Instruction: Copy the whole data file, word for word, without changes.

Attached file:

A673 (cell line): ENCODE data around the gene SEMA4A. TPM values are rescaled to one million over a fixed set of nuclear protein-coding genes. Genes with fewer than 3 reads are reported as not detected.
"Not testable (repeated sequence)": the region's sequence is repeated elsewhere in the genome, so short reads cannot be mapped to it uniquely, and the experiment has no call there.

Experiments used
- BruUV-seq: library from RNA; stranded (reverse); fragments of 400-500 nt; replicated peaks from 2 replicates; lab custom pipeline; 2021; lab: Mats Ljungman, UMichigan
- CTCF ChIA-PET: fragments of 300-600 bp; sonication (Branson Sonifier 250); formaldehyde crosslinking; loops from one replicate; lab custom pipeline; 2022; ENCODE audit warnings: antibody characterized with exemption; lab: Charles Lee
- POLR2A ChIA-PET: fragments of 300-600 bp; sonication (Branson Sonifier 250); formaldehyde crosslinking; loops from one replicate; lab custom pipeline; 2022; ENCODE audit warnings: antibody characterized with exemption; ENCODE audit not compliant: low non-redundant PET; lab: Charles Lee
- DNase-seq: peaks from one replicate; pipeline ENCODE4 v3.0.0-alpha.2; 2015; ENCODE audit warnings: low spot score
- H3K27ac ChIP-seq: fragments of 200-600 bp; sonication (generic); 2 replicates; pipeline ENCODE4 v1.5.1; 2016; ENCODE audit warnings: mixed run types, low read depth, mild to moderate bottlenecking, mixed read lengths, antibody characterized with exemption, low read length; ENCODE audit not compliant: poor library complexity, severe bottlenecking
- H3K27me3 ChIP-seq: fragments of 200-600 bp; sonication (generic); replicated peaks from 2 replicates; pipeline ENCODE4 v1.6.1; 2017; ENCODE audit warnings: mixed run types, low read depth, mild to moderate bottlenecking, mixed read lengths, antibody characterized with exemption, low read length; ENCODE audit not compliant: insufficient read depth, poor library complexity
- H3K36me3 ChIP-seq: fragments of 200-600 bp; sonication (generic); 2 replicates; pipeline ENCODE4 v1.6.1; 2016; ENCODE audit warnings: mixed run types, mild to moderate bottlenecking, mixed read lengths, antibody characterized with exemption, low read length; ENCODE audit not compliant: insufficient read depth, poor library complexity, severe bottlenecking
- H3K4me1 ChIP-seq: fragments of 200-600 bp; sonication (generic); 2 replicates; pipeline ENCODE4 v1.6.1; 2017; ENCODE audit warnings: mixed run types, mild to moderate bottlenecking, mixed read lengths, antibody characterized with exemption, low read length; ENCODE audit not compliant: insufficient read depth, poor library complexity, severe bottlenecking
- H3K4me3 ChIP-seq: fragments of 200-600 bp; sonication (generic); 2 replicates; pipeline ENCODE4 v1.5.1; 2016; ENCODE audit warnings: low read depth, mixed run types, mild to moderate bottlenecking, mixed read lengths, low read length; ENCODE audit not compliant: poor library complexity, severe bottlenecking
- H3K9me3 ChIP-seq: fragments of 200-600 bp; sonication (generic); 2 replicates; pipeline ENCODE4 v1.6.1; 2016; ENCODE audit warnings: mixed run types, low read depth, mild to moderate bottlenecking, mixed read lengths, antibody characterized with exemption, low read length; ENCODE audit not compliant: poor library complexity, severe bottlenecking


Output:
A673 (cell line): ENCODE data around the gene SEMA4A. TPM values are rescaled to one million over a fixed set of nuclear protein-coding genes. Genes with fewer than 3 reads are reported as not detected.
"Not testable (repeated sequence)": the region's sequence is repeated elsewhere in the genome, so short reads cannot be mapped to it uniquely, and the experiment has no call there.

Experiments used
- BruUV-seq: library from RNA; stranded (reverse); fragments of 400-500 nt; replicated peaks from 2 replicates; lab custom pipeline; 2021; lab: Mats Ljungman, UMichigan
- CTCF ChIA-PET: fragments of 300-600 bp; sonication (Branson Sonifier 250); formaldehyde crosslinking; loops from one replicate; lab custom pipeline; 2022; ENCODE audit warnings: antibody characterized with exemption; lab: Charles Lee
- POLR2A ChIA-PET: fragments of 300-600 bp; sonication (Branson Sonifier 250); formaldehyde crosslinking; loops from one replicate; lab custom pipeline; 2022; ENCODE audit warnings: antibody characterized with exemption; ENCODE audit not compliant: low non-redundant PET; lab: Charles Lee
- DNase-seq: peaks from one replicate; pipeline ENCODE4 v3.0.0-alpha.2; 2015; ENCODE audit warnings: low spot score
- H3K27ac ChIP-seq: fragments of 200-600 bp; sonication (generic); 2 replicates; pipeline ENCODE4 v1.5.1; 2016; ENCODE audit warnings: mixed run types, low read depth, mild to moderate bottlenecking, mixed read lengths, antibody characterized with exemption, low read length; ENCODE audit not compliant: poor library complexity, severe bottlenecking
- H3K27me3 ChIP-seq: fragments of 200-600 bp; sonication (generic); replicated peaks from 2 replicates; pipeline ENCODE4 v1.6.1; 2017; ENCODE audit warnings: mixed run types, low read depth, mild to moderate bottlenecking, mixed read lengths, antibody characterized with exemption, low read length; ENCODE audit not compliant: insufficient read depth, poor library complexity
- H3K36me3 ChIP-seq: fragments of 200-600 bp; sonication (generic); 2 replicates; pipeline ENCODE4 v1.6.1; 2016; ENCODE audit warnings: mixed run types, mild to moderate bottlenecking, mixed read lengths, antibody characterized with exemption, low read length; ENCODE audit not compliant: insufficient read depth, poor library complexity, severe bottlenecking
- H3K4me1 ChIP-seq: fragments of 200-600 bp; sonication (generic); 2 replicates; pipeline ENCODE4 v1.6.1; 2017; ENCODE audit warnings: mixed run types, mild to moderate bottlenecking, mixed read lengths, antibody characterized with exemption, low read length; ENCODE audit not compliant: insufficient read depth, poor library complexity, severe bottlenecking
- H3K4me3 ChIP-seq: fragments of 200-600 bp; sonication (generic); 2 replicates; pipeline ENCODE4 v1.5.1; 2016; ENCODE audit warnings: low read depth, mixed run types, mild to moderate bottlenecking, mixed read lengths, low read length; ENCODE audit not compliant: poor library complexity, severe bottlenecking
- H3K9me3 ChIP-seq: fragments of 200-600 bp; sonication (generic); 2 replicates; pipeline ENCODE4 v1.6.1; 2016; ENCODE audit warnings: mixed run types, low read depth, mild to moderate bottlenecking, mixed read lengths, antibody characterized with exemption, low read length; ENCODE audit not compliant: poor library complexity, severe bottlenecking